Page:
You can use the following script to restore the SSandOracleDataExchange database on your 64-bit SQL Server 2014. The script conditionally removes a copy of the database if it already exists on the server.

-- Conditionally drop and then restore source database 
-- with data for copying between SQL Server and 
-- Oracle database servers
USE [master]

IF EXISTS(select * from sys.databases where name='SSandOracleDataExchange')
DROP DATABASE SSandOracleDataExchange

DISK = N'C:\SSandOracleDataExchange\SSandOracleDataExchange.bak'

After restoring the database, you can run a few queries to familiarize yourself with the table within the database.

  • The first query below shows column values for three rows from the SQL_SERVER_DATA_FOR_ORACLE table (see the result set in the screen shot below). First and last name values are derived from cross joining a subset of US census data on first and last names. Birth dates were randomly assigned within an arbitrary range to the names.
  • The second query confirms that there are 200,000 rows in the SQL_SERVER_DATA_FOR_ORACLE table.
  • The third query verifies that all 200,000 rows in the source table are unique by the combination of FIRST_NAME, LAST_NAME, and BIRTH_DATE column values.
USE SSandOracleDataExchange

-- Show values for 3 rows from the 
-- in the SSandOracleDataExchange database

-- There are 200000 rows in the 

-- Each of the 200000 rows has a distinct 
-- set of FIRST_NAME, LAST_NAME, and BIRTH_DATE values
SELECT COUNT(*) Count_of_distinct_rows_in_SQL_SERVER_DATA_FOR_ORACLE
) for_distinct_rows


Create Target Table in Oracle to Receive Rows from SQL Server

The next step in the demonstration is to create a table in the Oracle 11g sample database to receive rows from the SQL_SERVER_DATA_FOR_ORACLE table in SQL Server. Both SQL Server and Oracle use a CREATE TABLE statement for creating a new database. This statement will fail if the name for the table you try to create already exists in the same schema of the database. Therefore, you should check if the name for new table is assigned to an existing table in the schema before invoking the CREATE TABLE statement.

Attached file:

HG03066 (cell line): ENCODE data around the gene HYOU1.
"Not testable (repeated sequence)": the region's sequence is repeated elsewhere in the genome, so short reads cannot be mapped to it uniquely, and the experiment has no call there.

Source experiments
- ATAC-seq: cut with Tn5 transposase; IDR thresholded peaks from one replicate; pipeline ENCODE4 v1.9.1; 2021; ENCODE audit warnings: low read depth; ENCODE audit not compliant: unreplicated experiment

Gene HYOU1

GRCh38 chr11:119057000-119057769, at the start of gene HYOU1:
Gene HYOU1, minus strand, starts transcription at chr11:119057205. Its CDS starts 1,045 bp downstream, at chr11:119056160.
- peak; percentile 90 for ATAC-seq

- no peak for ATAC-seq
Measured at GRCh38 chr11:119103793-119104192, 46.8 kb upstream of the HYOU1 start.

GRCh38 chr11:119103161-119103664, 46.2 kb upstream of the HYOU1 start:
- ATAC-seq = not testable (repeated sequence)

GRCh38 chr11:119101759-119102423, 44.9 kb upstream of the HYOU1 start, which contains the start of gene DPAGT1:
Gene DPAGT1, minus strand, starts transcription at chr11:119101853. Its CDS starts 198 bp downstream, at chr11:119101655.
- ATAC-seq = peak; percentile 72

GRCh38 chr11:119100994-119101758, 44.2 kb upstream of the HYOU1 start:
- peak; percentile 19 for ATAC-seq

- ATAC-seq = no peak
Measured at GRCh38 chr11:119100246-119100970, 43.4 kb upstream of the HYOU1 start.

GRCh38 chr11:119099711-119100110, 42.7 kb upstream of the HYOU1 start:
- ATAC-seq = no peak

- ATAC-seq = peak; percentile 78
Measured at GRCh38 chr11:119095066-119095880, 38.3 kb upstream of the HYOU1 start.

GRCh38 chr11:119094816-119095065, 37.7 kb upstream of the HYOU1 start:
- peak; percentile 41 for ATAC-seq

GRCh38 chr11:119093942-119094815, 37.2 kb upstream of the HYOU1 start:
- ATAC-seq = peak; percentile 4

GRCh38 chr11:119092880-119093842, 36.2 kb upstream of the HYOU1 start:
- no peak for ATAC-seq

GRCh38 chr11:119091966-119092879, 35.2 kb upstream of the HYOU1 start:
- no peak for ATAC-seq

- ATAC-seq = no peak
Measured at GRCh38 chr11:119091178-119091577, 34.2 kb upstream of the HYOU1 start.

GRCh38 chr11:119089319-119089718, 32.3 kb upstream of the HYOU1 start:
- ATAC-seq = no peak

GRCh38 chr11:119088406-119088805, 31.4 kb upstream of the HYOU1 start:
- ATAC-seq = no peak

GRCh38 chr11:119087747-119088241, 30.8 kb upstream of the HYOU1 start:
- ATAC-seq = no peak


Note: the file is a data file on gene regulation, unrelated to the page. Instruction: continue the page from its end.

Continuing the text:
Using our OrclDB Linked Server, there are at least two methods of seeing if a table name already exists in the HR schema of the sample database to which the Linked Server connects. First, we can enumerate the table name of each user table in the HR schema; use a WHERE clause with the name of the prospective new table to determine if the name for the new table is already assigned to an existing table. The p1 value in the result set for the following query is 0 when the new table name is not already assigned to an existing table. The following code sample illustrates the syntax for this approach. The name of the prospective new table in this demonstration is NAMESANDBIRTHDATES.

-- Displays p1 value 0 if Oracle table does not exist
SELECT table_name
FROM sys.user_tables
') at OrclDB

If a table already exists with the name you planned to use for the new table, then you can use a different name for the new table, rename the existing table, or simply drop the existing table. The last approach is particularly convenient when the existing table contains obsolete staging data that are no longer needed. The following script shows how to drop an existing table with the Linked Server. If the table does not already exist, an Oracle message appears in the SSMS Messages pane indicating the table does not exist along with an error message from SQL Server for the EXEC statement. If the table does already exist, then the SSMS Messages pane displays that 0 rows are affected, and there is no error message from SQL Server.

-- Drop Oracle table if it does already exists

After making the name NAMESANDBIRTHDATES available for a new table in the sample database, you can invoke the following SQL code create a new table. The Oracle VARCHAR2 data type holds a variable length character value up to 4,000 characters with one byte per character. The DATE data type holds a datetime value in both Oracle and SQL Server.

-- Create Oracle table for holding data exported